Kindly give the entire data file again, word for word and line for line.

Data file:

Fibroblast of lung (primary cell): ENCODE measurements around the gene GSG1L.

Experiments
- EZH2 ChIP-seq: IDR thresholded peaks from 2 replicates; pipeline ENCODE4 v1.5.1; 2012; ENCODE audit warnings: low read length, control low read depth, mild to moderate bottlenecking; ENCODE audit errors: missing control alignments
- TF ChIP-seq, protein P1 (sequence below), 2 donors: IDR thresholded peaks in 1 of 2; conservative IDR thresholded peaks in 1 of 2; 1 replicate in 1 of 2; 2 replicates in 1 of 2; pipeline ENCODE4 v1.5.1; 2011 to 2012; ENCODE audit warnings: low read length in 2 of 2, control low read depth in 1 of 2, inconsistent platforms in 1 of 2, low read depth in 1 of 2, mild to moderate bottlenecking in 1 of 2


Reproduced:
Fibroblast of lung (primary cell): ENCODE measurements around the gene GSG1L.

Experiments
- EZH2 ChIP-seq: IDR thresholded peaks from 2 replicates; pipeline ENCODE4 v1.5.1; 2012; ENCODE audit warnings: low read length, control low read depth, mild to moderate bottlenecking; ENCODE audit errors: missing control alignments
- TF ChIP-seq, protein P1 (sequence below), 2 donors: IDR thresholded peaks in 1 of 2; conservative IDR thresholded peaks in 1 of 2; 1 replicate in 1 of 2; 2 replicates in 1 of 2; pipeline ENCODE4 v1.5.1; 2011 to 2012; ENCODE audit warnings: low read length in 2 of 2, control low read depth in 1 of 2, inconsistent platforms in 1 of 2, low read depth in 1 of 2, mild to moderate bottlenecking in 1 of 2